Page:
Fodder is a type of animal feed made from cultivated crops and pastures. It is commonly used in farms business to feed various animals like goats, horses, cattle, chickens, and pigs. Since its sprouts are tender and young, it can be likened to natural green grass. Because of this, fodder is very appetizing to all types of livestock. Another kind of fodder known as â€œhydroponic fodderâ€ is more commonly used in feeding sheep and goats. Hydroponic fodder has long been used by farmers since the 1930s.
Fodder also helps sustain nutrition for domesticated livestock, especially in places where the climate is too cold and lesser grassland. Since it is already buffed with protein and essential minerals, farmers would normally purchase them in sacks. These sacks will be stored in the barn for a month-long supply until they can purchase another batch. Fodder is also very helpful in places where climate does not allow rich production of cash crops.
There are two classifications of fodder: temporary and permanent crops. Temporary fodder is made up of provisional crops, which can be harvested just like ordinary farm plants. Some of its examples are green cereals, legumes, pulses, and root crops. Permanent fodder refers to the land or a particular part of a forestland that is used to grow herbaceous forage crops.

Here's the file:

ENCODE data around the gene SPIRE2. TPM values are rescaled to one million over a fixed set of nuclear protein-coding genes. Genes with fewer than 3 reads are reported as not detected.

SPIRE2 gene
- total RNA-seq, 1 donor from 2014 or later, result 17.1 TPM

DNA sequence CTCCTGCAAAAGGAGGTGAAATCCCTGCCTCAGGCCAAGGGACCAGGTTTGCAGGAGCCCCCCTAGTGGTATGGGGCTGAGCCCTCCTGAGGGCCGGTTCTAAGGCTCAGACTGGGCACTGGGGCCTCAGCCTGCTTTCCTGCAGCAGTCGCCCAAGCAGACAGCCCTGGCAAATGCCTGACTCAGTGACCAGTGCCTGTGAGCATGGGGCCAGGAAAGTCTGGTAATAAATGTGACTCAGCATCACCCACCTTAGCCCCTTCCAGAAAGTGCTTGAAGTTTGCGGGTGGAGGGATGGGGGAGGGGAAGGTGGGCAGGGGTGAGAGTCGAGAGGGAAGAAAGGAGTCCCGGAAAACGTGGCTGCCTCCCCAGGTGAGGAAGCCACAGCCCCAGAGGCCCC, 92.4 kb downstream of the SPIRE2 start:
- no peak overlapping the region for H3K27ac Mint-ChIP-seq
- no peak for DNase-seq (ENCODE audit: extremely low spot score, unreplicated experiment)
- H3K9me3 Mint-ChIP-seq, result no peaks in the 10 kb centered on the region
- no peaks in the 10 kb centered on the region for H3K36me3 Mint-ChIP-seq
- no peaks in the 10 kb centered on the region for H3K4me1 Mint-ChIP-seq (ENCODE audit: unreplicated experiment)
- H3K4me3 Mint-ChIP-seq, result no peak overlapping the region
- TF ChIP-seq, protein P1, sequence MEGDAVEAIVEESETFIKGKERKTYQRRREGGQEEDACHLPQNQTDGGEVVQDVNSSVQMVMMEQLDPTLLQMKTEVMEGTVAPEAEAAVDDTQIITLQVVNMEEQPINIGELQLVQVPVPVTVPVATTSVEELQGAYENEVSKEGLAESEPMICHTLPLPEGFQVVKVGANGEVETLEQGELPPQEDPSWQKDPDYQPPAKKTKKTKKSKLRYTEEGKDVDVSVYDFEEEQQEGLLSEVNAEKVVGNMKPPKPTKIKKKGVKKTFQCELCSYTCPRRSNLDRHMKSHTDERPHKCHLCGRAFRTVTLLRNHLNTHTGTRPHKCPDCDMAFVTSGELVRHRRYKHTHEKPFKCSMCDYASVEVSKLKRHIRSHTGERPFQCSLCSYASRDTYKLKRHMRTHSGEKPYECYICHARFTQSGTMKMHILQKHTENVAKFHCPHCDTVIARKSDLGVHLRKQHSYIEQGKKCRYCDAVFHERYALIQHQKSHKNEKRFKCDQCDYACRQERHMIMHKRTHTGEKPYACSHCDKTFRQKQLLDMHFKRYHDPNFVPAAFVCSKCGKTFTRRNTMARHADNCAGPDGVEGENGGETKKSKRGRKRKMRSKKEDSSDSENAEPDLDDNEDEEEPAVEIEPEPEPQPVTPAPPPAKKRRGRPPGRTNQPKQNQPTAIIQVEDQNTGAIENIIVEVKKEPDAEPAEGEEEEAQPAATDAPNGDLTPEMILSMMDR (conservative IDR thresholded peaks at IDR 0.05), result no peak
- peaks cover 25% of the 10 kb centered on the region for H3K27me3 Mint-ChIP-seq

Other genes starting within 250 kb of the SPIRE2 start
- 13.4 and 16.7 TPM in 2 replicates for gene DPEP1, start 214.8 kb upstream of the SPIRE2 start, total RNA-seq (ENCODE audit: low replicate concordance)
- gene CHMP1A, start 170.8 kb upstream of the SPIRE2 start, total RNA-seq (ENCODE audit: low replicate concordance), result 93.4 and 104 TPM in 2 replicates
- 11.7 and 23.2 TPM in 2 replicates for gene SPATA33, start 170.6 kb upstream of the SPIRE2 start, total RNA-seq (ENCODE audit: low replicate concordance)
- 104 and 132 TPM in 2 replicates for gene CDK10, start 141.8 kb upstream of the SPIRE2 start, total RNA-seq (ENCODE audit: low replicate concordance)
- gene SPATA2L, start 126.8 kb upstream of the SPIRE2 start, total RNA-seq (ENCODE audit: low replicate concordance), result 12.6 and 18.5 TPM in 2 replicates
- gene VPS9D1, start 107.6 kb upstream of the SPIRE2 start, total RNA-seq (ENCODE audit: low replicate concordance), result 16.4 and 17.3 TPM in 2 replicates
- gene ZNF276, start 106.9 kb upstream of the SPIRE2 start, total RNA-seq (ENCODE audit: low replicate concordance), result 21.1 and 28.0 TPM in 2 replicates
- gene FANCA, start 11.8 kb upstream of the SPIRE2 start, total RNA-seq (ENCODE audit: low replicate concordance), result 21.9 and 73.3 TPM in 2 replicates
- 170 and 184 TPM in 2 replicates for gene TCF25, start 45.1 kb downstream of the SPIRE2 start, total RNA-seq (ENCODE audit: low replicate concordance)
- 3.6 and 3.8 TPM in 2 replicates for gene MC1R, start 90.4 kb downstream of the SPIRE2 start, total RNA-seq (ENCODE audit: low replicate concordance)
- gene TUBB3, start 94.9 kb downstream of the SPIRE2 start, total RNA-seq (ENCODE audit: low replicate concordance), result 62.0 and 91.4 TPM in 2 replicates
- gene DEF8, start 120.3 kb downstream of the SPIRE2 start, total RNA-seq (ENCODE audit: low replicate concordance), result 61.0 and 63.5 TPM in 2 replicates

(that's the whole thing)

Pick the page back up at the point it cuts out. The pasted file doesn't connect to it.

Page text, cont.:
Fodder is one of the primary choices of farmers and breeders because they are made from organic sources. For instance, grasses are rich sources of crude protein and fibers. Root crops contain high level of sugar and starch which aid in faster digestion among animals. Legumes contain proteins and other essential minerals that build strong stamina and resistance, especially in animals that are raised in cold regions. Other minerals contained in fodder are cellulose and carbohydrates which are good sources of energy.